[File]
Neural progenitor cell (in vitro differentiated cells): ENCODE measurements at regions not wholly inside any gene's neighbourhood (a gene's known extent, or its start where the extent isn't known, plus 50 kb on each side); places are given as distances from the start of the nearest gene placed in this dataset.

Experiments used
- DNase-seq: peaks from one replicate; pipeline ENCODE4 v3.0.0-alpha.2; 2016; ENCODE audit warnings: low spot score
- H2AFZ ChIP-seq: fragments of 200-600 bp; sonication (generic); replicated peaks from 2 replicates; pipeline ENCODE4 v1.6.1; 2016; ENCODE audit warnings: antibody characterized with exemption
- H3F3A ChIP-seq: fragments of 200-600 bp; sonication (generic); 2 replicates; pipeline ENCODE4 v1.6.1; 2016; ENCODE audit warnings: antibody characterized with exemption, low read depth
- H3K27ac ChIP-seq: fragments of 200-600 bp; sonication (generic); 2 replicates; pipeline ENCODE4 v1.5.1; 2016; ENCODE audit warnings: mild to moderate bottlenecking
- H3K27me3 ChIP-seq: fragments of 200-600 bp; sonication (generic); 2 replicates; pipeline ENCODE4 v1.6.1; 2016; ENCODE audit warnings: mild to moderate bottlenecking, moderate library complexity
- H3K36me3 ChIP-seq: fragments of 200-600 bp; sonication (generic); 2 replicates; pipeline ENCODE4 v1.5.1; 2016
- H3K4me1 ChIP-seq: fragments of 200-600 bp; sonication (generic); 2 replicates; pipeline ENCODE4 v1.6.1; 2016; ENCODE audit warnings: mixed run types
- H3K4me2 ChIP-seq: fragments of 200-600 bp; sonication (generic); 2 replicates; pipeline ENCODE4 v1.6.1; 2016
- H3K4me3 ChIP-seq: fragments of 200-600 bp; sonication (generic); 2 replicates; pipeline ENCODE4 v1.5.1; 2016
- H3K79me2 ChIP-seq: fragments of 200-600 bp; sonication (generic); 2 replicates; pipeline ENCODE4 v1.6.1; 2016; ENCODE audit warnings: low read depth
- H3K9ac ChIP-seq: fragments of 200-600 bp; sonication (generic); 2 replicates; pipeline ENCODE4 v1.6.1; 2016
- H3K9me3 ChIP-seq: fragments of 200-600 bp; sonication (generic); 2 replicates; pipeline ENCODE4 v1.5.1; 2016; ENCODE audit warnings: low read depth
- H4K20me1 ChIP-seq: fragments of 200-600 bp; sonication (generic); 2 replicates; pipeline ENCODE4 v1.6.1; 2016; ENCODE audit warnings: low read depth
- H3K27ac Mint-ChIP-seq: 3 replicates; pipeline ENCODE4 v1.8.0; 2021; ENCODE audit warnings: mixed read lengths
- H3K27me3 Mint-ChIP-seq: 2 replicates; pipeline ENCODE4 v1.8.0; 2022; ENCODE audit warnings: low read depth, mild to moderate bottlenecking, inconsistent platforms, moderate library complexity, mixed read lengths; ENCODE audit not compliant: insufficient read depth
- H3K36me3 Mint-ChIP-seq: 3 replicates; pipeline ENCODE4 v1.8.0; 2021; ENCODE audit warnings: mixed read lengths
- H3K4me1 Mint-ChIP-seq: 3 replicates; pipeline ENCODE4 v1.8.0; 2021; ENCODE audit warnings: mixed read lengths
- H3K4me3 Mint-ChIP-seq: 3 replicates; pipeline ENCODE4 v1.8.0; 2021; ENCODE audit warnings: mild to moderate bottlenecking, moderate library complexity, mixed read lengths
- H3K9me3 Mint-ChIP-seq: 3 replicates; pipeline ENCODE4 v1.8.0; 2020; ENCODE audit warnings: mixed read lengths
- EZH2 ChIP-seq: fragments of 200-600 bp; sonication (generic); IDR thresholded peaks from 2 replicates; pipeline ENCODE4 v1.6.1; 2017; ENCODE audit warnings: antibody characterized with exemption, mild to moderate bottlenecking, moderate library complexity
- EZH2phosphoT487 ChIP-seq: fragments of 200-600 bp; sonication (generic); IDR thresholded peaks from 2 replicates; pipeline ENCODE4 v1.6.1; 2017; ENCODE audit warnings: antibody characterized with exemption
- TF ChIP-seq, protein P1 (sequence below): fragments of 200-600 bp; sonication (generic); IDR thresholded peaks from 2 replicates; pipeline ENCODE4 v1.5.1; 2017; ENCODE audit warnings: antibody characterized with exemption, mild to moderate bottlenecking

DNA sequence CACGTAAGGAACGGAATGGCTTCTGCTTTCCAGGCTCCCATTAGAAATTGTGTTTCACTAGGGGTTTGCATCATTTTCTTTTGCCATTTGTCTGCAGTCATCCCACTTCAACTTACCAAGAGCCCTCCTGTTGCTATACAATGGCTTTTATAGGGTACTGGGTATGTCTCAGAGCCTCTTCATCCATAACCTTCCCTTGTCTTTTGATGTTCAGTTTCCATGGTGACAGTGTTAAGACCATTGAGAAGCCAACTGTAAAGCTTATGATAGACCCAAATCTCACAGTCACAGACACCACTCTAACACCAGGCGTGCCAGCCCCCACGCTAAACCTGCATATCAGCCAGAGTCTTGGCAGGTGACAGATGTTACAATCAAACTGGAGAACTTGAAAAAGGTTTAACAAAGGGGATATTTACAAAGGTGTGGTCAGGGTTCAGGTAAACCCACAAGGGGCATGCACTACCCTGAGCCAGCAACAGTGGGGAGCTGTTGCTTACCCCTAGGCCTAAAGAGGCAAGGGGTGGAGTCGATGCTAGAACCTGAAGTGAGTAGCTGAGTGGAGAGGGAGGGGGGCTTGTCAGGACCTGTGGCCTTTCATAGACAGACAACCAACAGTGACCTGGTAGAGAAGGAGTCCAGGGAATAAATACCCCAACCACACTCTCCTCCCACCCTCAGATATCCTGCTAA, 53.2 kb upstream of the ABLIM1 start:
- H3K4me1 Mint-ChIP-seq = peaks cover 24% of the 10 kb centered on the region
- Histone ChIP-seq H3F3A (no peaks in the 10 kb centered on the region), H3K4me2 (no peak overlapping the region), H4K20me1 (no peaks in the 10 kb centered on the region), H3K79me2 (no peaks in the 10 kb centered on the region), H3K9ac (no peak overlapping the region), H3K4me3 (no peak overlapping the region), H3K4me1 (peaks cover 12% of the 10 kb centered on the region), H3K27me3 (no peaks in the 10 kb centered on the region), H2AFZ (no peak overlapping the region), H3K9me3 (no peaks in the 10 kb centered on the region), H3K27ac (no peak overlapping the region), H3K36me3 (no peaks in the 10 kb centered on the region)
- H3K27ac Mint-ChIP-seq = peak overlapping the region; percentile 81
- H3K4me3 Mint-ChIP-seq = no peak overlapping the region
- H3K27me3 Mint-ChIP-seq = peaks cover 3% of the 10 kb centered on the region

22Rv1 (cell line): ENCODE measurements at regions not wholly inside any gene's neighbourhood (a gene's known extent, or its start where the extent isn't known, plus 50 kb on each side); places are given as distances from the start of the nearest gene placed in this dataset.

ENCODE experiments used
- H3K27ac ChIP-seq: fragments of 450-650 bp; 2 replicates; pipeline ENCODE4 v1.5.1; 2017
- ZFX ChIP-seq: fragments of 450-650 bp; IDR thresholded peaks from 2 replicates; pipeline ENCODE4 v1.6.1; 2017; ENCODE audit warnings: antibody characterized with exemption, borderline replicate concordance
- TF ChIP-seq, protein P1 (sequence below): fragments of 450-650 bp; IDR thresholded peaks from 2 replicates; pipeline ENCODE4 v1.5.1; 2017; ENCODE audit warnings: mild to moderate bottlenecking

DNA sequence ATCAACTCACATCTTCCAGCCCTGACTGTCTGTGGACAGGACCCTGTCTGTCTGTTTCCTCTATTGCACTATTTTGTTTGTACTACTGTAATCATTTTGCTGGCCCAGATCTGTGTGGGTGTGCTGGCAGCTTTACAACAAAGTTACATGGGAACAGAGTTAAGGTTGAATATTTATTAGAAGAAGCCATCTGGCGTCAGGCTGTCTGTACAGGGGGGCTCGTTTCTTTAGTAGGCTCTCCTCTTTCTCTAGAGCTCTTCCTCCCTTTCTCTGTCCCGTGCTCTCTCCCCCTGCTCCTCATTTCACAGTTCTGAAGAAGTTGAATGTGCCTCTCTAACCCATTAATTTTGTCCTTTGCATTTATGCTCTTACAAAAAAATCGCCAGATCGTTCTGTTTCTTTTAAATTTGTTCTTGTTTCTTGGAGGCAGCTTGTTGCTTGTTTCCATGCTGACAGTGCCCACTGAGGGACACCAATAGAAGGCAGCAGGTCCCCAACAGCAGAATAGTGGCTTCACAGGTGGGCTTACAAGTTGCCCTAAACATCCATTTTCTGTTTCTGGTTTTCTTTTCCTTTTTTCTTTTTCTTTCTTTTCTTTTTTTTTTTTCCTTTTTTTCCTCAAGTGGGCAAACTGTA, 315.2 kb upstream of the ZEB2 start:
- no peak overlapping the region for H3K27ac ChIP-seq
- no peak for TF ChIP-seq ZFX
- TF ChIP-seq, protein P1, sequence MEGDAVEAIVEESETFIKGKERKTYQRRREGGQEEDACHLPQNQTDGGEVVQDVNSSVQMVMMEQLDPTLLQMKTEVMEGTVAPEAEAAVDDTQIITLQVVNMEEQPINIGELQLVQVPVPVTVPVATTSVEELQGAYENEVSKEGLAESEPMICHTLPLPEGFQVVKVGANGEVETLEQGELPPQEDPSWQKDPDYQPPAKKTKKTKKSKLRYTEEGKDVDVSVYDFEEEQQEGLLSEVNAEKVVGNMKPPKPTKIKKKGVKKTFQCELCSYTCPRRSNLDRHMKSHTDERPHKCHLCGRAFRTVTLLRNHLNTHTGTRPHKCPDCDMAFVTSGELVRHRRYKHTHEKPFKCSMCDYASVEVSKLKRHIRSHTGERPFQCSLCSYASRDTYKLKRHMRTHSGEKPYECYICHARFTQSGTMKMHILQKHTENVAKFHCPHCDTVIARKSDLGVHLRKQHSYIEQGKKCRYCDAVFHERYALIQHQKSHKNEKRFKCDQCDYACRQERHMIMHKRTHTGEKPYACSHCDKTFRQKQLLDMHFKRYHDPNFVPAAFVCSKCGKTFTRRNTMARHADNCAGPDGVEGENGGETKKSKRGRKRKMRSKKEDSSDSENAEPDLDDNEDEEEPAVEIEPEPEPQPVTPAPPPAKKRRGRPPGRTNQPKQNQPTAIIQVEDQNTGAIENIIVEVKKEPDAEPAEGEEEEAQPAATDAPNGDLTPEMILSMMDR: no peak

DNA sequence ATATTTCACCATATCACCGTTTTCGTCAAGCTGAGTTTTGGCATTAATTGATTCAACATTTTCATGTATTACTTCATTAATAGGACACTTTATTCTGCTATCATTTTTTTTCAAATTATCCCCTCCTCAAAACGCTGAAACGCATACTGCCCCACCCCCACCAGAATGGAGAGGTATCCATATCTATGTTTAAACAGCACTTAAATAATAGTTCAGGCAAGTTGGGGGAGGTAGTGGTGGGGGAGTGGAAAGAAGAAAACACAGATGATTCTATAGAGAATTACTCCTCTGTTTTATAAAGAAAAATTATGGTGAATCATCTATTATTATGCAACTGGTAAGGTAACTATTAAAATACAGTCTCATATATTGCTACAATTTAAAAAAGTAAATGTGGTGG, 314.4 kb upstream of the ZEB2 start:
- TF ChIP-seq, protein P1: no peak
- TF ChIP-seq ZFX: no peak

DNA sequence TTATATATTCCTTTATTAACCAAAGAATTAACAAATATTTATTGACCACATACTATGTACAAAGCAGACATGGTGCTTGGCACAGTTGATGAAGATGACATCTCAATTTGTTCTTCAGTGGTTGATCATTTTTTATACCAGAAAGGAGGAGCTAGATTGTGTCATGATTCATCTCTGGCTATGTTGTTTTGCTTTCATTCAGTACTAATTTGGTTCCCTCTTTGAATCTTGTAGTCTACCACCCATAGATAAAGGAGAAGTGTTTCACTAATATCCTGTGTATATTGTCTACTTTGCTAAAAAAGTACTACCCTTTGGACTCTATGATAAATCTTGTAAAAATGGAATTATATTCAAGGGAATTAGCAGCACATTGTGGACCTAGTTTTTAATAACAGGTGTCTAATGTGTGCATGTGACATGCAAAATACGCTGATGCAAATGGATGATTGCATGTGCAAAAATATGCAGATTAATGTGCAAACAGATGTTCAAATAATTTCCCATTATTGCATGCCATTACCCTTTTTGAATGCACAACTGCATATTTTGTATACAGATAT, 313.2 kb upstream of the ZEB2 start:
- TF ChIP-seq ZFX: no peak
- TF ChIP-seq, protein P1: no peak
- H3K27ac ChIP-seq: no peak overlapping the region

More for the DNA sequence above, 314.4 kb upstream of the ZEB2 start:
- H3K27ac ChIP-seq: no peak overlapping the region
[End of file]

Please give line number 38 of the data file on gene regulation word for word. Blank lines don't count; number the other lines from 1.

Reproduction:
- no peak for TF ChIP-seq ZFX